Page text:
Did you stay up for this one?
You may have some regrets this morning.
Toronto came out of the gates on fire, spending nearly 10 minutes of the opening frame with possession in Vegas’ end. That’s an absurd amount of time for only one period of play.
They followed that up with a truly terrible second period, getting drastically outplayed yet somehow outscoring their opponent because hockey is a game of randomness. With a 3-1 lead heading into the third period, the Leafs tried their best to slow things down.
It didn’t work.
Vegas eventually tied the game 3-3 thanks to a great soccer assist from Reilly Smith and a 5-on-3 power-play goal by Alex Pietrangelo. What’s unfortunate is that Toronto only registered nine shots on goal in the final 45 minutes of this game.
Again, staying up until past midnight was the wrong decision. Those of us who did will be performing less optimally on Wednesday because we insisted on watching a Leafs team steal two points in the shootout of a game they did not deserve to win.
That’s hockey for you! There are some positives to take out of this game, along with some very glaring negatives, but we’ll start our player evaluations on the bright side of things. Keep chugging that caffeine, folks, it’s time for some Leafs Report Cards!
The Bunting-Matthews-Kase Line
We’re only dealing with a 43-minute sample here, but this line has been crushing it at 5v5, controlling 58 percent of the total shots and 60 percent of the scoring chances. The MVP candidate centering Toronto’s first line is obviously the major driving force behind these results, but his complementary wingers deserve some credit, too.
Coming into the season, the one thing we knew about Michael Bunting is that he was a pest who could win battles and drive hard to the net. I don’t think any of us expected him to become a playmaker in the top six.
This has been my favourite attribute in Bunting’s game: his ability to complete passes off the rush. It’s one of the most predictive elements of future point production, which helps explain why he’s racked up so many points this year.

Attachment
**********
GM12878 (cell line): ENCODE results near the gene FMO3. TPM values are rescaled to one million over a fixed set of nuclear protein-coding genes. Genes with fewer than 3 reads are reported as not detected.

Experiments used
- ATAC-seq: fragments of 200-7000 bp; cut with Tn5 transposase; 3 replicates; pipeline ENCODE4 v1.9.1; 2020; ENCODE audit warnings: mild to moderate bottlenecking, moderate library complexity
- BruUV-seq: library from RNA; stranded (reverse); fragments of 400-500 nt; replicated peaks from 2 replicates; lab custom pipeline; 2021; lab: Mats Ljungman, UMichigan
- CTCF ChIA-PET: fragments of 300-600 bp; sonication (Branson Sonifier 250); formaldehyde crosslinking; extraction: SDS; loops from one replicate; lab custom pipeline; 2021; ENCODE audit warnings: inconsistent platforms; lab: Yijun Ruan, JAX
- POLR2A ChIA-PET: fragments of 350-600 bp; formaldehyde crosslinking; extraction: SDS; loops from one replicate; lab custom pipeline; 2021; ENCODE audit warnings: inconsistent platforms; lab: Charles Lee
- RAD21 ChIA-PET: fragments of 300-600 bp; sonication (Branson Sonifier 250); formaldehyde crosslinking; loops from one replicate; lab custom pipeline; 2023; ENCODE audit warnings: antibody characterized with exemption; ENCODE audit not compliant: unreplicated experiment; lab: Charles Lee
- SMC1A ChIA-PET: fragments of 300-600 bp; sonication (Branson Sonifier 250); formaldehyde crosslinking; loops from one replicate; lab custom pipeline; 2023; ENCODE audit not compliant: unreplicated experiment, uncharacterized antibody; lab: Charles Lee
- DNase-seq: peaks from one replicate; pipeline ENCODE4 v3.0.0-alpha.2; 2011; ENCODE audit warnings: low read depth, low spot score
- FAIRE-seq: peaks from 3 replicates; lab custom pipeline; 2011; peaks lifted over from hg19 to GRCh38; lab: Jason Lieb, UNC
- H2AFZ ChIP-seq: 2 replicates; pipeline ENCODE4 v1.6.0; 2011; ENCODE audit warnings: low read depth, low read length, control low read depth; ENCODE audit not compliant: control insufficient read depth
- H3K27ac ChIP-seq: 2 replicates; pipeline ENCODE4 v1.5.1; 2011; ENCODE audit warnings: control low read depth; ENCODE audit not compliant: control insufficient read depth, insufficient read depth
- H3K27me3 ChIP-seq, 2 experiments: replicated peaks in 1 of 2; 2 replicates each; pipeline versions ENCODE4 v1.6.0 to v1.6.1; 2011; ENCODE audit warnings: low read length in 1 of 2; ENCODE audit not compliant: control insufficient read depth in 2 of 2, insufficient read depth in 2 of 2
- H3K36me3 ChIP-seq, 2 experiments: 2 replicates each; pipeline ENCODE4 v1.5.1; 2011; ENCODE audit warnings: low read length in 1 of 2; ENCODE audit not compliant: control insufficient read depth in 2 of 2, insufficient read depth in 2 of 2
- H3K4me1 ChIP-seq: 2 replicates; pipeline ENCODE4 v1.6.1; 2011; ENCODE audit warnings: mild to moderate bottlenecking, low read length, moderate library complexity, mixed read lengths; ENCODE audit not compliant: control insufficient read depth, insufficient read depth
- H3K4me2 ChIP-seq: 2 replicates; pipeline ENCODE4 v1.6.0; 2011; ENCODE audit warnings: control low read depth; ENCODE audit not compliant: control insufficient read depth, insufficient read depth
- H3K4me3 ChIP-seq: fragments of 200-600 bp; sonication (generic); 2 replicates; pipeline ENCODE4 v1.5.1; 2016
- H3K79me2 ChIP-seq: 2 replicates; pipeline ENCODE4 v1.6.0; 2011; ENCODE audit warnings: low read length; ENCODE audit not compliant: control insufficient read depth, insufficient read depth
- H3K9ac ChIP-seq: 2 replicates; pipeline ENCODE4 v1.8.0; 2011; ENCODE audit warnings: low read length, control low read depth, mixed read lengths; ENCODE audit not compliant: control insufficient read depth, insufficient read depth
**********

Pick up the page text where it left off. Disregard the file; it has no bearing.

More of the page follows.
Plays aren’t dying on his stick in transition. He’s able to keep passing sequences going at high speeds, getting the puck to skilled players in open space. Even off the cycle, Bunting has much better vision than you’d expect given his reputation. His one-touch pass to a wide-open Matthews for a tap-in goal is a great example of that.
We should probably also bring up Ondrej Kase, who’s also been one of the best bargains in the NHL. He and Bunting combine for $2.2 million — less than Nick Ritchie — and are proving to be effective forwards that can produce at a top-six rate.
They do it in different ways. While Bunting makes shifty little passes in transition, Kase uses his explosiveness to blow by his man in the neutral zone and create separation off the rush. From there, he kamikazes his way to the net and generates tons of scoring chances from the slot.
That aggressiveness can get him in trouble sometimes (i.e. turning the puck over on an overzealous zone entry attempt, leading to a rush chance the other way). With risk, however, comes reward (i.e. earning himself a couple of breakaways against Vegas). Kase also made a great no-look feed to Bunting right before the Matthews goal, completing a pass out front from below the goal-line.
Last but not least, we should probably mention the guy who’s on pace to score 60 goals and get some serious consideration for the Selke.
Goals-wise, this has been Auston Matthews' best start to a season through 30 games. pic.twitter.com/troX9k1paa
— Mark Norman (@MNorman87) January 12, 2022
We’re running out of words to describe Auston Matthews‘ ascension to superstardom, which makes him a difficult player to evaluate night in and night out.
It’s reached the point where we expect him to dance his way around defenders and fire pucks towards the net like a machine gun, so I’m left wondering if I should even mention the fact that he attempted six shots against the Golden Knights, four of which came from the slot.